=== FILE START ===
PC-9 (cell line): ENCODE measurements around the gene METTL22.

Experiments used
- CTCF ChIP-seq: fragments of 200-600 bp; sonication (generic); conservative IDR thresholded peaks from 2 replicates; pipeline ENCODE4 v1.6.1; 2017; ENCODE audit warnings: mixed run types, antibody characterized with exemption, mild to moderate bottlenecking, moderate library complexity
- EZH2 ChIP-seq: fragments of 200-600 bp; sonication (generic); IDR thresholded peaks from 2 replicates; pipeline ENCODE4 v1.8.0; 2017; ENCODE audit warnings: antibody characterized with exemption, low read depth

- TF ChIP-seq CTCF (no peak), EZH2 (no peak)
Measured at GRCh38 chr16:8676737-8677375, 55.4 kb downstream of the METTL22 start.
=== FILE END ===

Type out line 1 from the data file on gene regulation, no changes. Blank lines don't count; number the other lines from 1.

PC-9 (cell line): ENCODE measurements around the gene METTL22.